The Connecticut General Assembly
OFFICE OF LEGISLATIVE RESEARCH
January 6, 1994 94-R-0036
FROM: George Coppolo, Chief Attorney
RE: Municipal Liability--When Wrongful Death Cause of Action Accrues
You asked us to review a recent federal district court decision concerning when a wrongful death cause of action accrues against a municipality.
In Judith Auger Smith, Admin. v. David Berry, et al., (Docket No. 2:92UC-00923) Judge Covello held that a wrongful death cause of action against a municipality under CGS § 7-465 accrues at the time of death. Thus, the statute of limitation begins to run from the date of death. The plaintiff, who is the administratrix of the deceased, argued that the cause of action should not accrue until the administrator or administratrix is appointed.
The case arose out of the suicide of the plaintiff's intestate. The decedent was arrested November 7, 1990, and committed suicide that same day while in custody of the defendant municipal police department. The probate court appointed the plaintiff administratrix on October 28, 1992, nearly two years after the death. The plaintiff filed a notice of claim with the defendant municipality on November 2, 1992.
The defendant filed a written motion to dismiss on the basis that the plaintiff had not complied with the notice requirements of CGS § 7-465. This statute requires municipalities to assume their employee's liability to pay for civil rights violations and for negligence. But the statute requires that written notice of an intention to commence a lawsuit be given to the municipality within six months after the cause of action has accrued. The notice must indicate the time and place where the damages were sustained.
Judge Covello, in a case of first impression, held that a wrongful death cause of action accrues at the date of death. Thus, the six month notice requirement begins to run at the date of death. He rejected the plaintiff's argument that the time period should start to run from the date the administrator or administratrix is appointed.
Attorney Linda Dow, Chief Counsel for the Probate Court Administrator's Office, advised us that an administrator or administratrix can be appointed in a matter of hours if all the heirs waive their right to a hearing. Even if a hearing is required, Dow indicated the entire process can be completed within nine days. She also indicated that probate judges normally will go out of their way to accommodate parties who need to act quickly to preserve their right to sue. Thus, there does not appear to be any need to amend the probate court procedure.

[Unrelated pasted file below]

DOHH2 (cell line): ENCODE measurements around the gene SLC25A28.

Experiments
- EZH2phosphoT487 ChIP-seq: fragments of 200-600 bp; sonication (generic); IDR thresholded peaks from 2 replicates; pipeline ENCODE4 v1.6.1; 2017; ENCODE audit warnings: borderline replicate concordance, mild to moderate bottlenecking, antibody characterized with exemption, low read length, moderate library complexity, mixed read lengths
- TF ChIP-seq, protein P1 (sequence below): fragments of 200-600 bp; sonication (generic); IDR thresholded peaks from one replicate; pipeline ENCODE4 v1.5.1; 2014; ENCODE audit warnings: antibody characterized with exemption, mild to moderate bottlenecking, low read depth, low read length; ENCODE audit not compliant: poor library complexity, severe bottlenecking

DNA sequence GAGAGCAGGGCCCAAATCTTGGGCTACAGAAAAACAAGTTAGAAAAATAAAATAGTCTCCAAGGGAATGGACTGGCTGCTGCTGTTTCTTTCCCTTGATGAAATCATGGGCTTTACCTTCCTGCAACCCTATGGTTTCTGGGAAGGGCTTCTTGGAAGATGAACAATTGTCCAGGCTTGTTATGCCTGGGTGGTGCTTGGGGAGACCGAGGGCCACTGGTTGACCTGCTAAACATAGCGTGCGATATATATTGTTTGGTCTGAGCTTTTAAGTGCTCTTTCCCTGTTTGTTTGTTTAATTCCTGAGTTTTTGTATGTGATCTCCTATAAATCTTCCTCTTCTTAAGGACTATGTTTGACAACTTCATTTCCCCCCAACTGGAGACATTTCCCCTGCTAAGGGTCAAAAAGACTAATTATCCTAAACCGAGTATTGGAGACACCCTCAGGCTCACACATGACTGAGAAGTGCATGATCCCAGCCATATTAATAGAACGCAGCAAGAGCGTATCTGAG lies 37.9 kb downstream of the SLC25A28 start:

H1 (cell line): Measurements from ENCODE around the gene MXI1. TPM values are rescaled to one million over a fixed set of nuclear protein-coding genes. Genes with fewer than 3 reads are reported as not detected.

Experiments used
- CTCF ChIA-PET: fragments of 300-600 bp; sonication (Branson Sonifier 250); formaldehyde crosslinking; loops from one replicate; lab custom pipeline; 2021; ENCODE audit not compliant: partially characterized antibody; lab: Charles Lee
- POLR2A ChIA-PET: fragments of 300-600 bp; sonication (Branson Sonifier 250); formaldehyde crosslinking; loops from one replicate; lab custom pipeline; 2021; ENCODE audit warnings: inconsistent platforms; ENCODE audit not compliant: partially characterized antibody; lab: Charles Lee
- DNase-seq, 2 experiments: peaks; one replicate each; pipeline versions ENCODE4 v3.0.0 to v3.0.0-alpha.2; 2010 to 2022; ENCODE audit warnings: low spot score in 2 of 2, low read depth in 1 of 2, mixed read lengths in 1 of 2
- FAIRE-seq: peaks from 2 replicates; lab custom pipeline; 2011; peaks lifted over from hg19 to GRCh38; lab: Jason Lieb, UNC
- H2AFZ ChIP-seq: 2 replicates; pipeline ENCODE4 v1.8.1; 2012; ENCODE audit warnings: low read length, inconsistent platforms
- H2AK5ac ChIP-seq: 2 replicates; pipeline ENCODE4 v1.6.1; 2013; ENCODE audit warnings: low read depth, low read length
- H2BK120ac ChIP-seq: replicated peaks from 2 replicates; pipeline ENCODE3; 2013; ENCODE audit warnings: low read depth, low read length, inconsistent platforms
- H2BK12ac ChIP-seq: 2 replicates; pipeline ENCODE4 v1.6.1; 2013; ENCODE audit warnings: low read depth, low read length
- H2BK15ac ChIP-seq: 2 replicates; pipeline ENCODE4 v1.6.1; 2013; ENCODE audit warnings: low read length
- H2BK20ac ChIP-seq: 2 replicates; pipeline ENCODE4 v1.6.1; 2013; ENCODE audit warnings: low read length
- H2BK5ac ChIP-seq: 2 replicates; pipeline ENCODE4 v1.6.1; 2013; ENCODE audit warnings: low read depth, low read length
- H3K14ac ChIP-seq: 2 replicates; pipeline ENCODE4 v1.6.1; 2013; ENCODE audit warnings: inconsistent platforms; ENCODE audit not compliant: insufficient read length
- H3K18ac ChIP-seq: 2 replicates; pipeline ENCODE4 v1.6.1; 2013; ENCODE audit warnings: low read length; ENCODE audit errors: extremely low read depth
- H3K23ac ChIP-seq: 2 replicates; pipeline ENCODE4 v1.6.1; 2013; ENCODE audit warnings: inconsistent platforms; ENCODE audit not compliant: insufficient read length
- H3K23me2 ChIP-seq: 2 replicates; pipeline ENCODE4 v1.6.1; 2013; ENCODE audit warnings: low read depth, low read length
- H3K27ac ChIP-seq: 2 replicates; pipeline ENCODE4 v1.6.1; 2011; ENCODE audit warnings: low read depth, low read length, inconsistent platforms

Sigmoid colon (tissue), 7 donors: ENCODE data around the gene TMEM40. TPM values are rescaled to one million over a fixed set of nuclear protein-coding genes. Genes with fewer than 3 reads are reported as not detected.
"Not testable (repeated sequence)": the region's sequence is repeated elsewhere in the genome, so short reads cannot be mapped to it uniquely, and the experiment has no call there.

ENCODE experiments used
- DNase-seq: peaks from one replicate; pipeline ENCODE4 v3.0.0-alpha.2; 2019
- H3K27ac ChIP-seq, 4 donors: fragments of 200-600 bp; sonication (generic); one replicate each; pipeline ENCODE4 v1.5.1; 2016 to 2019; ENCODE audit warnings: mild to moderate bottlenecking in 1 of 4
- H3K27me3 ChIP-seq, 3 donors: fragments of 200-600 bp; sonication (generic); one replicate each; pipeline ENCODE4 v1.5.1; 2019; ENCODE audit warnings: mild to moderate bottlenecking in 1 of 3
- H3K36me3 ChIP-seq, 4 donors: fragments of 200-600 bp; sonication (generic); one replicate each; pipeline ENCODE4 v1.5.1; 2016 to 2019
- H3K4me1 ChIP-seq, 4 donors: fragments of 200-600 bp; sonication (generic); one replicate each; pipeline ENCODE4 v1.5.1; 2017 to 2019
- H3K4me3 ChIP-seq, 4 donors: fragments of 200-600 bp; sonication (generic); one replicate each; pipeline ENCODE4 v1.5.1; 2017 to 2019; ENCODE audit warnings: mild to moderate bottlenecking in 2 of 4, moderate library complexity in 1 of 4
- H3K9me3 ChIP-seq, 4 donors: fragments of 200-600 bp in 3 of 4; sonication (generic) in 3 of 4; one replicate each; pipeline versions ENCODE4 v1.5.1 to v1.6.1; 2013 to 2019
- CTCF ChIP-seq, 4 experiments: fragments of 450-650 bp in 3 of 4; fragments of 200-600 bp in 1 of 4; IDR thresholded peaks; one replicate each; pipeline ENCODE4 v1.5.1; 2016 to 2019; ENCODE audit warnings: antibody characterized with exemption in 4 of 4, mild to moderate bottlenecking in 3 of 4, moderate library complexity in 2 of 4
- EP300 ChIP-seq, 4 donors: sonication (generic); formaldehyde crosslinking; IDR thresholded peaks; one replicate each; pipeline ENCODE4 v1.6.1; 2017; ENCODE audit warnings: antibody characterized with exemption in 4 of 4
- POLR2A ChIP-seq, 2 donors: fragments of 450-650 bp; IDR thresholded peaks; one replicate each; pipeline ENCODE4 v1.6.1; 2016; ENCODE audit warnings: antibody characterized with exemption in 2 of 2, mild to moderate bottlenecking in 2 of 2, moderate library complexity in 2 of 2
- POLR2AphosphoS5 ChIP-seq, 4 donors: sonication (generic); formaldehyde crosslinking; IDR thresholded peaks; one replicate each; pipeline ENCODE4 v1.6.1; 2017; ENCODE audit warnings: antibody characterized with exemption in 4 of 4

We spoke with Attorney Jim Bartolini, a prominent member of the plaintiff's bar and Attorney Jon Berk a leading member of the defense bar with experience in municipal liability issue. Attorney Bartolini was critical of the six month notice requirement noting that there is generally no such requirement for private lawsuits. He believes the notice serves no valid function since municipalities are free to conduct their own investigation as soon as the incident occurs. If the legislature decides to keep the notice requirement, he suggests borrowing a concept from the Dram Shop Law (CGS § 30-102) which excludes from the notice period the time between the death or incapacity of the aggrieved person and the appointment of an executor, administrator, conservator, or guardian up to a maximum of 120 days.
Attorney Berk, on the other hand, noted that the six month period is reasonable and questions why, in this litigious society, people would not take the appropriate action within the timeframe, especially in cases involving death. He theorizes that the purpose of the notice period is to give municipalities an opportunity to investigate the circumstances of the incident, while memories are fresh and witnesses available. He noted that in this highly mobile society, witnesses often become unavailable.
Attorney Berk also notes that CGS § 7-465 only applies to suits against employees in their official capacity. Often, employees are also sued in their individual capacity where the six month notice requirement would not apply. Although municipalities would not have to assume liability in such a suit, he believes they would be unlikely to leave their employees unprotected unless it was an unusual case.